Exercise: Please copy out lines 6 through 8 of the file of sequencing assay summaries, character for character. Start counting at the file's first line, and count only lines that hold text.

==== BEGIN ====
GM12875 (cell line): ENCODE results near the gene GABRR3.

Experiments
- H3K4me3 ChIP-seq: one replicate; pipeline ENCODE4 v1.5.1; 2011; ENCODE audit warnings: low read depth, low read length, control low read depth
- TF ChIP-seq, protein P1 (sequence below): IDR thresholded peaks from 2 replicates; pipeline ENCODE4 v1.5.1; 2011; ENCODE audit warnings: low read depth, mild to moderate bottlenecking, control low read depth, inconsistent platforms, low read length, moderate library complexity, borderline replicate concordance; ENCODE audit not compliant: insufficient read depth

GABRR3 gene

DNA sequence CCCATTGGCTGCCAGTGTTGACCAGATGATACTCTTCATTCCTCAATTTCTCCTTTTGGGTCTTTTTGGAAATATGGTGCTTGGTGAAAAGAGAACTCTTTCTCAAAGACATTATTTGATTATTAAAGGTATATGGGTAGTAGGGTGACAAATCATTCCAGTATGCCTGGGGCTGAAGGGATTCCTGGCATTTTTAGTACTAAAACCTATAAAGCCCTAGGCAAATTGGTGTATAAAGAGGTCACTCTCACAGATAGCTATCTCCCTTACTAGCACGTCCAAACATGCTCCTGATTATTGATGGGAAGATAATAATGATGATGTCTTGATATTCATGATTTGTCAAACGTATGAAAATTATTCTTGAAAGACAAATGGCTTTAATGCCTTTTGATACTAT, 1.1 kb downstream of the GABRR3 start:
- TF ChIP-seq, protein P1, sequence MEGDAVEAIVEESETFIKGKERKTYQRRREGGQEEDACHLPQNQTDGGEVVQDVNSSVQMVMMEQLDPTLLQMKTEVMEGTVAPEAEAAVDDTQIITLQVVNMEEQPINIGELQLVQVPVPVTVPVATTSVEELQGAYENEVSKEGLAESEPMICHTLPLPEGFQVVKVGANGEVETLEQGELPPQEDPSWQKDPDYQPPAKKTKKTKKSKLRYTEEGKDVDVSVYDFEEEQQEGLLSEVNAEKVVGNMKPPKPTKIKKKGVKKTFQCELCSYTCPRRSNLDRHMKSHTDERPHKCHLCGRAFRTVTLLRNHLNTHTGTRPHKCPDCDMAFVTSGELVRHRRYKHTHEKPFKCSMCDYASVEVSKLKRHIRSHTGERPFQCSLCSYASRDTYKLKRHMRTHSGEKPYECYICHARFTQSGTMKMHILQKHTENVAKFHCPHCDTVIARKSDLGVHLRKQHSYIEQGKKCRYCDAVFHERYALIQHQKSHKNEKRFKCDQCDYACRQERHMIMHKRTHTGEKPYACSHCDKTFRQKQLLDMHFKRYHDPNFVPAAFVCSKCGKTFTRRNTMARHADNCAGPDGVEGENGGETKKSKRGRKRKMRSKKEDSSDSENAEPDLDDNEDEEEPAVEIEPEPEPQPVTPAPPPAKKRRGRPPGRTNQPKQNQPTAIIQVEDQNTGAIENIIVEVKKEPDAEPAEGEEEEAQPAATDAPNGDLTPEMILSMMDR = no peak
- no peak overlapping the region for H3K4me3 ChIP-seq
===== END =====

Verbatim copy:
DNA sequence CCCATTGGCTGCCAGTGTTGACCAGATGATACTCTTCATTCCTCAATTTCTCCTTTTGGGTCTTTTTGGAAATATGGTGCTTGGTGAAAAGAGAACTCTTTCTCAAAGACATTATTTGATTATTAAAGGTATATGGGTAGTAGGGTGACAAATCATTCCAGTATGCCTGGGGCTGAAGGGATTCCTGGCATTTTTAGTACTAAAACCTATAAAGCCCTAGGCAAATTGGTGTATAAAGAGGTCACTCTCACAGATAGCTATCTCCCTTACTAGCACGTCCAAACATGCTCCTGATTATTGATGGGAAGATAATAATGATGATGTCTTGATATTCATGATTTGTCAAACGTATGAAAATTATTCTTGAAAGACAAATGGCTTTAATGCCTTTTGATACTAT, 1.1 kb downstream of the GABRR3 start:
- TF ChIP-seq, protein P1, sequence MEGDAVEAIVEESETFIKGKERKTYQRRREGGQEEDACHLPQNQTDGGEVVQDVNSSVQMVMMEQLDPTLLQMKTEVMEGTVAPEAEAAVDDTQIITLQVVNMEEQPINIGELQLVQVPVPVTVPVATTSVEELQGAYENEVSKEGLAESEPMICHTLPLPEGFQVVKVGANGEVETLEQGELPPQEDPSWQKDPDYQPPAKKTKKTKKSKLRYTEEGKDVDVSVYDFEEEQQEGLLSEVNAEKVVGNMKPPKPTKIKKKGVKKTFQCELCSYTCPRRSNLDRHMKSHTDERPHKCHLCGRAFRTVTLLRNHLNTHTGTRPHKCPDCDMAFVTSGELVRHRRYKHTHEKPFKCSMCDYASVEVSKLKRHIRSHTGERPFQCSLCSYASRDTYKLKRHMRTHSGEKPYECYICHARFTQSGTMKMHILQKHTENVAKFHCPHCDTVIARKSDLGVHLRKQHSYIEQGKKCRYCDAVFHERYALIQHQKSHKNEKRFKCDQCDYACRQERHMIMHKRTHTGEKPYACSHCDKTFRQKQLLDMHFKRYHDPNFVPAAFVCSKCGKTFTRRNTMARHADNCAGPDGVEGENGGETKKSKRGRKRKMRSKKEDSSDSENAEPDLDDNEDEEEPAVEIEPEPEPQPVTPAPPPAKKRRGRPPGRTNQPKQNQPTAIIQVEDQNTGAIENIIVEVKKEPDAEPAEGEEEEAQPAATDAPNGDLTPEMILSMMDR = no peak
- no peak overlapping the region for H3K4me3 ChIP-seq